New York regulators have slapped Swiss bank Credit Suisse with a $135m (£103m) fine after finding it engaged in misconduct in its foreign exchange trading business.
Credit Suisse shared information with other banks which may have allowed coordinated trading and “manipulation of exchange rates”, the Department of Financial Services (DFS) in New York said in an order announcing the fine.
The regulator said: “From at least 2008 to 2015, Credit Suisse consistently engaged in improper, unsafe, and unsound conduct, in violation of New York laws and regulations, by failing to implement effective controls over its FX business.”
The bank used an algorithm to engage in front-running – using non-public knowledge of an impending transaction – on limit and stop-loss orders from its customers.
The bank’s foreign exchange trading platform, eFX, also rejected some trades which would have caused it losses on the false pretence of a systems error, the regulator said.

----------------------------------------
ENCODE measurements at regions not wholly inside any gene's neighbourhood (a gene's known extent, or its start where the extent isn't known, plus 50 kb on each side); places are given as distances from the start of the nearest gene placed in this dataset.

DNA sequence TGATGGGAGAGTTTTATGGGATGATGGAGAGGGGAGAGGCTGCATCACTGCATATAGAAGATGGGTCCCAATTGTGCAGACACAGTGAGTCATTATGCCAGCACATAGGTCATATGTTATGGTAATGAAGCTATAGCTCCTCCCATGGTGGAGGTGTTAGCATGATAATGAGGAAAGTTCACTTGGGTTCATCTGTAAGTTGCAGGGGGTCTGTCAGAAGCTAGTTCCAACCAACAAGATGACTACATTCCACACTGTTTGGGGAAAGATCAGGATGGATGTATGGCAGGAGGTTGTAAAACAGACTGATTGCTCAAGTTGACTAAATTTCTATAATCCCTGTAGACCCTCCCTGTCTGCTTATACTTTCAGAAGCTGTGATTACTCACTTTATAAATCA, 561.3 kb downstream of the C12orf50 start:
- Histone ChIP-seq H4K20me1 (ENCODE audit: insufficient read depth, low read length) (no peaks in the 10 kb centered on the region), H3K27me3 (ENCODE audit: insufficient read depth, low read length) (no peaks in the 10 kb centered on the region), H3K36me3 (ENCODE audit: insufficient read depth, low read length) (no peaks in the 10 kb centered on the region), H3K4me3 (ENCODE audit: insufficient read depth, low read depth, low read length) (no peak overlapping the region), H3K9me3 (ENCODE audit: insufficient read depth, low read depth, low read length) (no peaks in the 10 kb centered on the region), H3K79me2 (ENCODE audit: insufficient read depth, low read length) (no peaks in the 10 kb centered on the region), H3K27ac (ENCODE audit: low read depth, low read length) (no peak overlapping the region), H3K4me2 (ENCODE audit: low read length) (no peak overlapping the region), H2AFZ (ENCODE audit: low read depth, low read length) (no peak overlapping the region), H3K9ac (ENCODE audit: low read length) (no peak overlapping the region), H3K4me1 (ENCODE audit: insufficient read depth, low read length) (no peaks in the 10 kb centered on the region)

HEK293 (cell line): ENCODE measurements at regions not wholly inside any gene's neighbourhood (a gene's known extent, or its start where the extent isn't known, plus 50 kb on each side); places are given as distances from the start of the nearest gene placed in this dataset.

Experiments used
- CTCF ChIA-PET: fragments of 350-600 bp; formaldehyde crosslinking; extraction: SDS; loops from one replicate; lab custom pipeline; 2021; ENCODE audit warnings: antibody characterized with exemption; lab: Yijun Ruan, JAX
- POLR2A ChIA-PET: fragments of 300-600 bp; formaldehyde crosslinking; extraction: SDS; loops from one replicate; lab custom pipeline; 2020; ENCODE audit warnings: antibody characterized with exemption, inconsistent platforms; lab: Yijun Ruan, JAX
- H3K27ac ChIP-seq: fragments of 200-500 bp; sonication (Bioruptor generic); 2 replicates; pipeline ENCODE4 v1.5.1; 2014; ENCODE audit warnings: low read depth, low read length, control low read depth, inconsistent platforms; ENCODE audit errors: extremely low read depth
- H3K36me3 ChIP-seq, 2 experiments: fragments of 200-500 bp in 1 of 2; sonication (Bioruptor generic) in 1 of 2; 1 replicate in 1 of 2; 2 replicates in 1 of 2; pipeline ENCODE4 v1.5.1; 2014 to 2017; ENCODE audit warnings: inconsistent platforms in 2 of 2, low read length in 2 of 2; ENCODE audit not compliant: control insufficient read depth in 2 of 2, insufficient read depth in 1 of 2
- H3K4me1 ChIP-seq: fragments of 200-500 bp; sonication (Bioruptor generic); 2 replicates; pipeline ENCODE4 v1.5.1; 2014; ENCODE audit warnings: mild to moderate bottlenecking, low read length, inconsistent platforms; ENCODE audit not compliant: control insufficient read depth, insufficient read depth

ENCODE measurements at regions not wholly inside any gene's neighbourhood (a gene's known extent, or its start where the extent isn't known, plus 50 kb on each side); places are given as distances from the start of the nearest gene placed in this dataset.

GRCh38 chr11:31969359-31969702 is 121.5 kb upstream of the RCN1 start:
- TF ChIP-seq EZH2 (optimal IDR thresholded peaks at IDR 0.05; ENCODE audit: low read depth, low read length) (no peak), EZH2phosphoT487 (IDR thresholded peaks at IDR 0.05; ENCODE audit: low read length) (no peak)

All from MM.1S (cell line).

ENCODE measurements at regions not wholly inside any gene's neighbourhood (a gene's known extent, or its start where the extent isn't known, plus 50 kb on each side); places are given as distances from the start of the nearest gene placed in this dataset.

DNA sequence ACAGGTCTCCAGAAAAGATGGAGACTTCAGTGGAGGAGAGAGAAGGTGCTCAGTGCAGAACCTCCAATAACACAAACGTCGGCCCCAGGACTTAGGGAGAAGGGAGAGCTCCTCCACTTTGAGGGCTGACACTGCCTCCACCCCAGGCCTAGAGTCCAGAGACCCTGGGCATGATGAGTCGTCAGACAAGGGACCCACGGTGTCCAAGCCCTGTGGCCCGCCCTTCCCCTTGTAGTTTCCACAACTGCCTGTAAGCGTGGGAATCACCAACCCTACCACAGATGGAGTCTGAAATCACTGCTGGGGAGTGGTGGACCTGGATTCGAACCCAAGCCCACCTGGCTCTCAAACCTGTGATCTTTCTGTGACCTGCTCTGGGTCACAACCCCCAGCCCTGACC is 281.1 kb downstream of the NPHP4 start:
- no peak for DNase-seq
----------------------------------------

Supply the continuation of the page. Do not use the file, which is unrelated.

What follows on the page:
Credit Suisse’s actions directly impacted customers by reducing competition, the regulator said. Traders in online chat rooms also colluded with other banks, seeking to “diminish competition” and “reap higher profits from the execution of FX trades at customers’ expense”, the DFS order said.
Credit Suisse is one of the top 12 global systemically important banks, according to the Bank for International Settlements, with assets of $792bn globally and more than 46,000 employees.
The bank will take the charge in its fourth-quarter financial results, to be released in February.
In a statement the bank said: “Credit Suisse does not admit to any findings of fact and the resolution does not involve any fraud-based violations.
“Credit Suisse is pleased to have reached a settlement with the DFS that allows the bank to put this matter behind it.”